According to John Musker, "Fairy tales are usually set in a fantastic
landscape, and animation, by the very nature of the medium, can create
its own world from scratch. For example, 'The Little Mermaid' as we've
approached it couldn't have been done in live-action. "In terms of the
stories themselves," continues Musker, "great fairy tales can speak directly
to children and teach them things about life they can use later on. They
also tend to have a timeless and universal quality that appeals to practically
everyone in some way or another. With 'Mermaid,' we're hoping that kids
and parents will identify with the relationship between a father and daughter
and that the story will stay with them long after the film is over."
KEANE (directing animator for Ariel)
Keane was the directing animator for Ariel in the movie "The Little
Mermaid". As a directing animator, he worked on numerous Disney key characters
- The Bear (The Fox and The Hound), Marahute (The Rescuers Down Under),
The Beast (Beauty and the Beast), Aladdin (Aladdin) and Pocahontas (Pocahontas).
Glen Keane remembers, "Drawing Ariel is something I'll never forget.
For one thing, I used my wife as an inspiration for the character so everytime
I see the character it reminds me of her. For another, she has become such
a popular character that I'm always getting asked to draw her for people."
Keane adds, "From the very beginning, we just knew that there was a magic
to this film and that it was going to be something special. You could hear
Howard Ashman and Alan Menken in the room next door working on the tunes.
They'd come in and take a look at the storyboards and we would listen to
what they were working on. It was the first time I'd heard music in the
animation building and also the first fairy tale the animators had a chance
to work on. It's a feeling that I'll always remember.
an animator, I love to work on characters who have a burning desire inside
of them and in Ariel's case it's her belief that the impossible is possible
-- that she could actually walk around and be human and meet the prince
of her dreams -- that makes her so interesting to create," adds Keane.
"When I'm drawing a character, the entertainer side of me imagines how
the audience is going to feel about what it is I'm drawing but more importantly
I'm drawing it because I believe it. I love to live in that world and live
in the character. I'm a guy but I'm playing the part of a 16-year-old mermaid.
That's possible for an animator to do just as I could be an eagle or a
beast or any character that I can draw. I love the experience of living
in the skin of another character."
He adds, "This story is different from any fairy tale that Disney has
ever done in the past in that the heroine is more real and identifiable.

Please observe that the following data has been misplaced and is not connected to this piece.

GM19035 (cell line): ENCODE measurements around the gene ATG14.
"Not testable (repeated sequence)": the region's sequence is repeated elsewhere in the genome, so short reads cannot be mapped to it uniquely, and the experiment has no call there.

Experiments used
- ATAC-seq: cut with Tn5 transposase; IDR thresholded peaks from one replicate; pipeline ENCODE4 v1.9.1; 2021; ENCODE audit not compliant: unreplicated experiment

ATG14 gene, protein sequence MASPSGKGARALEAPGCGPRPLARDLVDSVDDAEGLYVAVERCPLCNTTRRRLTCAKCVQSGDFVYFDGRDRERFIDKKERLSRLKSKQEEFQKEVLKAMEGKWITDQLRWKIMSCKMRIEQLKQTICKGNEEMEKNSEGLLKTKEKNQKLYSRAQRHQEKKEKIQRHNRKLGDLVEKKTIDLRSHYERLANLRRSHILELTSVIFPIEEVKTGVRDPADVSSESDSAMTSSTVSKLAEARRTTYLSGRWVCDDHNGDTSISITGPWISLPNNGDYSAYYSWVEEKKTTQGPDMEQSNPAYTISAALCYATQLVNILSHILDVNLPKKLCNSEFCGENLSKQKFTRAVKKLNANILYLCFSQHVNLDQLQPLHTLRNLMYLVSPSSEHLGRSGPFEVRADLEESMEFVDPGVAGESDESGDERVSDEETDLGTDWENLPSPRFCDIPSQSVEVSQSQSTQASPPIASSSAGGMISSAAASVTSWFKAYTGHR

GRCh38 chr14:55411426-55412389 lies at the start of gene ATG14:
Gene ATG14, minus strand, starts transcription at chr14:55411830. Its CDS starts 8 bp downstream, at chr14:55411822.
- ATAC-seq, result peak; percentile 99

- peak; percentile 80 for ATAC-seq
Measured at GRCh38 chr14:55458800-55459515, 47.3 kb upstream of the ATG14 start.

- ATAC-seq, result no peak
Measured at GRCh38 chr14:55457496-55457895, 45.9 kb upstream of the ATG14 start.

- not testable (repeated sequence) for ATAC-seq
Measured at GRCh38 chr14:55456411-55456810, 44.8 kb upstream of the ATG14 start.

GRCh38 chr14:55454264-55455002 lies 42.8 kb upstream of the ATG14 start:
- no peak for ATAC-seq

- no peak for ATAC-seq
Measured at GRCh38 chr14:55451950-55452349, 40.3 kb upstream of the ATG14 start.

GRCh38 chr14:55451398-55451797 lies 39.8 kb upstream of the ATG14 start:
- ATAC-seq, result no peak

What she wants is really impossible, but hopefully the audience becomes
so caught up in her determination to make her dreams come true that they'll
want more than anything for her to succeed."
HENN (supervising animator for Ariel)
Mark Henn was the supervising animator for Ariel in the movie "The Little
Mermaid". Henn, who went on to supervise such other memorable female leads
as Belle, Jasmine and the lead character in Disney's recent film, "Mulan,"
found this to be a challenging assignment with lots of rewards. "Ariel
will always be one of my favorite characters because she was the first
female lead I ever animated. Artistically, it was a very rich picture for
all of us and Ariel was a fascinating character with a great personality
who was also fun to draw. One of the joys of animating her was that she
was so likable and as an animator it is important to like the character
that you're bringing to life. The film itself was a real benchmark for
the animators and we often talk about our careers as either being pre-'Mermaid'
DEJA (directing animator for King Triton and Vanessa)
Deja was born in Poland. With the help of a German-English dictionary,
he wrote to "Walt Disney Studios, America," inquiring how to become a Disney
animator. His talent was discovered by Eric Larson, where he later worked
for Disney. Deja's first project was The Black Cauldron and he had been
assigned to conceptual drawings with Tim Burton. Andreas Deja was the directing
animator responsible for "King Triton" and "Vanessa" and he worked other
characters such as Gaston (Beauty and the Beast), Jaffar (Aladdin), Scar
(Lion King) and Hercules (Hercules).
Deja said, "'Mermaid' was a real breakthrough film for all of us because
we felt like we could cut loose and not be restricted by the history of
animation. This was going to be one that we would all have fun with and
I think it shows on the screen. There's a real sense of freedom and discovery
that is in this film and I think will always be there whenever you watch
BENSON (the voice of Ariel)
Benson is the vocal embodiment of a beautiful mermaid who longs to be part
of the human world. The talented stage actress, whose Broadway credits
include leading roles in "Crazy For You" (which earned her the Tony Award
nomination for Best Actress and the Helen Hayes Award nomination for Best
Actress), "Smile" and the Cy Coleman musical "Welcome to the Club," was